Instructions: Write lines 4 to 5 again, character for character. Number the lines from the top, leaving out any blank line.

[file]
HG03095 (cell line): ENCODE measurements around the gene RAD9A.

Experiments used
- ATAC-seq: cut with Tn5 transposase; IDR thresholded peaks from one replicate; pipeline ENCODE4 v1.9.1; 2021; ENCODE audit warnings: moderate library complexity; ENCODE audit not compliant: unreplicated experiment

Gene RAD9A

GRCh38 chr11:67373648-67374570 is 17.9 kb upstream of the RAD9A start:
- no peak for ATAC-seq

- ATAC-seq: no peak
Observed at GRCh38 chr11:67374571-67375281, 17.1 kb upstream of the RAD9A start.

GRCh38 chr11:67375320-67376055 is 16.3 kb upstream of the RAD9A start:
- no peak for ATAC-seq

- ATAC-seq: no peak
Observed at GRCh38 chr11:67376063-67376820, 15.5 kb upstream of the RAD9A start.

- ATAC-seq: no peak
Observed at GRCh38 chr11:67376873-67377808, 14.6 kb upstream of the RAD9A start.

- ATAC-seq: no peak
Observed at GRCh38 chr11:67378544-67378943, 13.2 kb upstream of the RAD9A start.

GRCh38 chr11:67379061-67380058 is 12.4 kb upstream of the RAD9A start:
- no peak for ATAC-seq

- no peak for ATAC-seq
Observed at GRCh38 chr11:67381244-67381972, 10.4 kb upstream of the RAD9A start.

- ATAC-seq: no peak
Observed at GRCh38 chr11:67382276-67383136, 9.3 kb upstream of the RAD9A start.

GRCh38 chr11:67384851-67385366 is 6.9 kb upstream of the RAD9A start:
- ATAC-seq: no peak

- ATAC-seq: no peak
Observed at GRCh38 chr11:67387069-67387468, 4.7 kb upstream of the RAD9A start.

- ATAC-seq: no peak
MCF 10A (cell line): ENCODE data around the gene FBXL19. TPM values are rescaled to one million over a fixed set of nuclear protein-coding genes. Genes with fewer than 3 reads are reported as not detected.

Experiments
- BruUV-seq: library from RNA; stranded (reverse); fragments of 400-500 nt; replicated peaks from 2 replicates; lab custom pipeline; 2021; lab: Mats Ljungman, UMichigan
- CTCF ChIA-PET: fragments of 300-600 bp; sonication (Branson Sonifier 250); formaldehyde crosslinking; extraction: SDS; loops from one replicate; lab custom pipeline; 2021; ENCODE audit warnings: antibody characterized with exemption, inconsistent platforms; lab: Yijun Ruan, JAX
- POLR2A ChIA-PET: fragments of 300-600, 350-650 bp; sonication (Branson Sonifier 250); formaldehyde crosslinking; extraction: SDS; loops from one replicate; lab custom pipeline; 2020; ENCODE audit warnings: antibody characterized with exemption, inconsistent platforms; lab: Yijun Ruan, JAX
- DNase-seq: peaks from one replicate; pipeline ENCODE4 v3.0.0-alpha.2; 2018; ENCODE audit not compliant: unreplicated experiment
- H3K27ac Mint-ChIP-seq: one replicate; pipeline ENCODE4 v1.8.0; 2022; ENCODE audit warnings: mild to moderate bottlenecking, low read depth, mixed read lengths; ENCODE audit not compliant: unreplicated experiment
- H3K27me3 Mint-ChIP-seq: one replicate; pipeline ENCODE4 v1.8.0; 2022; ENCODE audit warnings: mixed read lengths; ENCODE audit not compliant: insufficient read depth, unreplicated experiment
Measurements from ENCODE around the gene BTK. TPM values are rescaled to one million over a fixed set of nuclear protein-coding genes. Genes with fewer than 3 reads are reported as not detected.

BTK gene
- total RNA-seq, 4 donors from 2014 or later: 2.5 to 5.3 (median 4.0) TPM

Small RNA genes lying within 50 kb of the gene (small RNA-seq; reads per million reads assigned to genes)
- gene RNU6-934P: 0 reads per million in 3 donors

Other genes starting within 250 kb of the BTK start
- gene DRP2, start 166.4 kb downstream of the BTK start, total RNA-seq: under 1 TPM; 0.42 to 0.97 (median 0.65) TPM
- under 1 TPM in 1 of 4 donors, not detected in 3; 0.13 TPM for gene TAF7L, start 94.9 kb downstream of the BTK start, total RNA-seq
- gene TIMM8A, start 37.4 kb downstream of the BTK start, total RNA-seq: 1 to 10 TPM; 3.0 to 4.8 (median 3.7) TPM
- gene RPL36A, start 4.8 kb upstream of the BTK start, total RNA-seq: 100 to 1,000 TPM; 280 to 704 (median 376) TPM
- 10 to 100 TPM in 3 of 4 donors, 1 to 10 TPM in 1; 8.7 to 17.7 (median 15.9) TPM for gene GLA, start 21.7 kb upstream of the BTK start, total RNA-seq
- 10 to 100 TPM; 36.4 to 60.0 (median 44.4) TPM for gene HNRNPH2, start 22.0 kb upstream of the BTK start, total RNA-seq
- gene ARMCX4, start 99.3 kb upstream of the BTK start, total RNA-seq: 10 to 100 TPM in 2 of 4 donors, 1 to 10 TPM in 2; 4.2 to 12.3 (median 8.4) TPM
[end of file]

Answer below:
Gene RAD9A

GRCh38 chr11:67373648-67374570 is 17.9 kb upstream of the RAD9A start: